LUV Talk

by Dr. Lorin Bradbury

Question: My husband and I love each other, but it seems that he never wants to deal with the issues that cause the problems in our marriage. Instead, he is likely to brush off my request for time to talk about such things as balancing the checkbook, or even issues related to disciplining our children. I’m frustrated and don’t know what to do.
It sounds like you need to learn LUV Talk. LUV Talk is an adaptation of Reflective Listening developed by Dr. Michel Smalley. It provides the couple with rules or guidelines for dealing with conflict. Most couples don’t possess the tools necessary to deal with conflict. Often, they don’t even know what they are fighting about. In some cases, one or the other is afraid to express feelings, wants, or needs. For whatever reason, they have never taken time to clearly define what they want, need, and mean.
To illustrate the LUV Talk concept, Dr. Smalley suggests that you imagine that you are ordering at the drive-thru window of your favorite fast-food restaurant. Imagine you order a double quarter pounder, large fries, and a large coke. Further imagine, the skinny attendant looks out the window at you, pulls her head back in, and over the intercom states, “That’s not what you want. It will only make you fatter.” How might you respond? Would you ever return? Probably not! In fact, there’s a good chance that you would divorce that fast-food restaurant?
That imagined scenario is exactly what you do when your spouse comes with an order of feelings, and you fail to validate those emotions and needs. You hear the order—“I feel like you are taking the side of the children against me,” and you say, “That’s the dumbest thing I’ve ever heard.” Or you say, “That really hurt my feelings,” and your spouse replies, “No it didn’t.” Feelings are just feelings (neither right nor wrong), but they are real. In both examples above, feelings were not validated.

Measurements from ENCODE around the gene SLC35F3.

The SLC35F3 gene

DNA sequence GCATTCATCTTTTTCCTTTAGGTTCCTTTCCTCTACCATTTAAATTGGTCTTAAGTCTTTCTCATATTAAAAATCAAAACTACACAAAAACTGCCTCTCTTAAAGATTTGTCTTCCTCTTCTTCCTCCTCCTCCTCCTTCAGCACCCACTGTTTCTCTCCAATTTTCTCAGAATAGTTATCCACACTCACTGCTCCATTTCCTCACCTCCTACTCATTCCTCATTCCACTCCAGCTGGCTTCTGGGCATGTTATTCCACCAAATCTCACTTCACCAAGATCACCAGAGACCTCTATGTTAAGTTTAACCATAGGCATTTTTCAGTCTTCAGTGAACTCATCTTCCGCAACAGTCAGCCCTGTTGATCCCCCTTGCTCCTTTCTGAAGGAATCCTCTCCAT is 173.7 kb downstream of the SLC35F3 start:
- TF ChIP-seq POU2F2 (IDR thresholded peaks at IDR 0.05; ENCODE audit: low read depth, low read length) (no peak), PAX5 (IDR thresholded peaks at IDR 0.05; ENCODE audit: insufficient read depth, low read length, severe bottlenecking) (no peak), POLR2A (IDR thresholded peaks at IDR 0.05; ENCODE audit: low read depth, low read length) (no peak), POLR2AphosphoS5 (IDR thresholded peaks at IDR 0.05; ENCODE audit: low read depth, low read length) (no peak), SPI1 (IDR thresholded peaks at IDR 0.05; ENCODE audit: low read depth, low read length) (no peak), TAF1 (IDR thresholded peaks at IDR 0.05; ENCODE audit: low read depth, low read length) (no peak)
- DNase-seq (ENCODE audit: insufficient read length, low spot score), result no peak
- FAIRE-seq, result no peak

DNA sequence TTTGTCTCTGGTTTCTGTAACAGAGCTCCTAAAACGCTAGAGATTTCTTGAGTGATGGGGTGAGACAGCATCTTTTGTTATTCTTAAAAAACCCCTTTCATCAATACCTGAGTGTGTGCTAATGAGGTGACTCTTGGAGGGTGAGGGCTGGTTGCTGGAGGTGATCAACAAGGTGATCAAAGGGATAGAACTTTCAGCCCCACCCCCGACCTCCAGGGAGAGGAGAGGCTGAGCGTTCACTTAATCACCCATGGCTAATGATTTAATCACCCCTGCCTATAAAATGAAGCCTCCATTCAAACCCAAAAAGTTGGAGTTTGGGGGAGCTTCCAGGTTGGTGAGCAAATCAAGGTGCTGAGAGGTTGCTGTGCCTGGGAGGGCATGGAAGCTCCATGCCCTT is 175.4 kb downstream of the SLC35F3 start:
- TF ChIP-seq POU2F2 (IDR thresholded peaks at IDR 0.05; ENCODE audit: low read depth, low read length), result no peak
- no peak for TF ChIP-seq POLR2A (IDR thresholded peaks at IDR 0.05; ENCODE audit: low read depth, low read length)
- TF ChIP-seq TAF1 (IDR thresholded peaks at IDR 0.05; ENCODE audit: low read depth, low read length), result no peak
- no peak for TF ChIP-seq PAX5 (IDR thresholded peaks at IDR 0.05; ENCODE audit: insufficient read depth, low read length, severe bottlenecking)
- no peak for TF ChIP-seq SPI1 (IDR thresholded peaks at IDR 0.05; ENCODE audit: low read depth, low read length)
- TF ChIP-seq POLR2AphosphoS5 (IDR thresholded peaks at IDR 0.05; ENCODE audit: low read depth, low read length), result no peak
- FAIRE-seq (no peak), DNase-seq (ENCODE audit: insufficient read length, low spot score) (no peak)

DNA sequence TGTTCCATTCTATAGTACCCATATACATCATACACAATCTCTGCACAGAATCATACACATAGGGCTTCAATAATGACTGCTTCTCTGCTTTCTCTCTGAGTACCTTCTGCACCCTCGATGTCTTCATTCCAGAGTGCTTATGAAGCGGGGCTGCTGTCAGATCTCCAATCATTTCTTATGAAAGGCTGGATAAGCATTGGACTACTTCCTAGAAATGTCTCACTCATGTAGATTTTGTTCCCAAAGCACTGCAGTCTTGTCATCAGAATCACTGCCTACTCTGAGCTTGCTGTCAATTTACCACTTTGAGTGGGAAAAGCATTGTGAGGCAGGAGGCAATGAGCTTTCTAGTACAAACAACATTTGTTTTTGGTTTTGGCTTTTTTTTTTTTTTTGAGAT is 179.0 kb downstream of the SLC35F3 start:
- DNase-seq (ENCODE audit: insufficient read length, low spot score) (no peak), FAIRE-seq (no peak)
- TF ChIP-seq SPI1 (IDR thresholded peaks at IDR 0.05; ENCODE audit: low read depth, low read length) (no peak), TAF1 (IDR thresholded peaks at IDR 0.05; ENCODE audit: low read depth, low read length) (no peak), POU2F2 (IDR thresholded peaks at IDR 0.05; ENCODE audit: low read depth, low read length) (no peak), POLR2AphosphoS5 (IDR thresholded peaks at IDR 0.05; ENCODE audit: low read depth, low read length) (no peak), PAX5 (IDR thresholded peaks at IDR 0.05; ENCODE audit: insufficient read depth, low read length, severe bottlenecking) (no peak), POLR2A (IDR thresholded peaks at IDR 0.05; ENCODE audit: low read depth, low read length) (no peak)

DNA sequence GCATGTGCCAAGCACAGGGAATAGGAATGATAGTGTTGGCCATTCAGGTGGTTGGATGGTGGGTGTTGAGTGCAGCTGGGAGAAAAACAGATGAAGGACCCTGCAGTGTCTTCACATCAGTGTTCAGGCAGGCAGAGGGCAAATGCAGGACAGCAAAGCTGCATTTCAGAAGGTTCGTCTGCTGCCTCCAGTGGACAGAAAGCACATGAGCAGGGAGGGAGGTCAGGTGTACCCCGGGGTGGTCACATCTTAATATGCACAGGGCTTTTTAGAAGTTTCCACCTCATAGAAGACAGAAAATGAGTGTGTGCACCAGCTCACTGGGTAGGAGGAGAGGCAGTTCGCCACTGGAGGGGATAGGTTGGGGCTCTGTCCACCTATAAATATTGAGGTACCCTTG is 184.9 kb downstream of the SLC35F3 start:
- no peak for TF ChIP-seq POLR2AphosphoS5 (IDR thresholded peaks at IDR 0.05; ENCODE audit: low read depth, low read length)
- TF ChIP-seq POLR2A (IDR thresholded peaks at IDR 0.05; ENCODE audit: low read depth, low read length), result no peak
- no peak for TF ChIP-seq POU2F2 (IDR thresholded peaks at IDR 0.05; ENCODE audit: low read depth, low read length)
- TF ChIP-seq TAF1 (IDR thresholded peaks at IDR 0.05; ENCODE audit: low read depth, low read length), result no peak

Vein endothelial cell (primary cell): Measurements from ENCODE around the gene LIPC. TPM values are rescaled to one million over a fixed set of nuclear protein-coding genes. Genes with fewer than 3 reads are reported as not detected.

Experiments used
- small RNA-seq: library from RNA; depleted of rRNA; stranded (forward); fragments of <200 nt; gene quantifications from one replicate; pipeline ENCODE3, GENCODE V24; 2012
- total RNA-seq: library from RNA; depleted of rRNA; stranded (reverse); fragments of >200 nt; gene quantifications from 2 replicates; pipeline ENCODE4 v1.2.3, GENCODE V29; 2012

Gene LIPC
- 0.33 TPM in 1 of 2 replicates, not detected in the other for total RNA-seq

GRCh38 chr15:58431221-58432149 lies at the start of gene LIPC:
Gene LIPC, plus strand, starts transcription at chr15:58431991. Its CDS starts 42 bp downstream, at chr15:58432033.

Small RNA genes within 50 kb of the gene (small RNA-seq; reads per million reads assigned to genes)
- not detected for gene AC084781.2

Every time your spouse describes his or her feelings, he or she is placing an order. When you validate what was said, or requested, you are receiving their order and giving them what they asked for.
To practice LUV Talk—(1) Listen with your whole body. Observe nonverbal cues and eye contact. (2) Understand by paraphrasing what you have heard and ask questions when you are unsure. (3) Validate what the other person says by setting aside your own feelings and needs and try to truly understand and appreciate your spouse’s position. In fact, be willing to listen to things that may be hurtful and even unjustified. The person may be wrong but has a right to those feelings.
So, let’s try those same statements again. Your spouse says, “You’re not listening to what I am saying.” Practicing LUV Talk, you might respond with the simple request for your spouse to say it again, Listen very carefully, and this time, repeat back what you believe you heard, thus attempting to convey Understanding, and then Validate your spouse’s feelings that you may not have been listening as well as you should have been.
To put this in the terms of Employee and Customer, in the customer role use “I” statements, describing feelings and needs. For example, “I feel frustrated, or I need for you to be more organized.” Be clear in placing your order of feelings (take time to explain your feelings). Be concise (get to the meat of the subject). Do not criticize, blame, or yell. Simply talk about what you need. The role of the Employee is to Listen, Understand, and Validate. You can take turns playing each role, and have fun doing so.
Lorin L. Bradbury, Ph.D. is a licensed psychologist in private practice in Bethel. For appointments, he can be reached at 543-3266. If you have questions that you would like Dr. Bradbury to answer in the Delta Discovery, please send them to The Delta Discovery, P.O. Box 1028, Bethel, AK 99559, or e-mail them to [email protected].

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